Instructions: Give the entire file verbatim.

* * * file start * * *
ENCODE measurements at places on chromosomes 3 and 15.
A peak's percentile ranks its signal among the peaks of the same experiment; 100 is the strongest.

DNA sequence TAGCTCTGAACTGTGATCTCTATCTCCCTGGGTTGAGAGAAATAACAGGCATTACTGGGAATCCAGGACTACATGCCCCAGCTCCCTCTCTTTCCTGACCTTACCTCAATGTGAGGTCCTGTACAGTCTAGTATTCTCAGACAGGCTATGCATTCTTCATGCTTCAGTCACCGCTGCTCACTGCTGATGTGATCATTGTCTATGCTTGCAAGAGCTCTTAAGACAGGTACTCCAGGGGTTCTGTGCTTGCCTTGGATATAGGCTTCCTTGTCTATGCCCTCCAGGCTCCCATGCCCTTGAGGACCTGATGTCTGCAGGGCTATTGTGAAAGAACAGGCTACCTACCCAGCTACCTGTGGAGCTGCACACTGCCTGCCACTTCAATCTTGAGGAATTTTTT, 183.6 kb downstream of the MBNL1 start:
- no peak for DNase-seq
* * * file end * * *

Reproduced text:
ENCODE measurements at places on chromosomes 3 and 15.
A peak's percentile ranks its signal among the peaks of the same experiment; 100 is the strongest.

DNA sequence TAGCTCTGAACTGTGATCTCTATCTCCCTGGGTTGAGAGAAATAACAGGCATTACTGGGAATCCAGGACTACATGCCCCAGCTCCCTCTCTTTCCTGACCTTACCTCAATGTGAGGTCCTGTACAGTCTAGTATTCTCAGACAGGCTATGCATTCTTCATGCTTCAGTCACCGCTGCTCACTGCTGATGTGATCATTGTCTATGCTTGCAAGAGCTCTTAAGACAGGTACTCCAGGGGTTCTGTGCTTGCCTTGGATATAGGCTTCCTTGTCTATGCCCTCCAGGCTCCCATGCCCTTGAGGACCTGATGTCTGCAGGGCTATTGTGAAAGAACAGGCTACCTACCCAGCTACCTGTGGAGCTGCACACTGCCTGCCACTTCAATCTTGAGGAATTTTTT, 183.6 kb downstream of the MBNL1 start:
- no peak for DNase-seq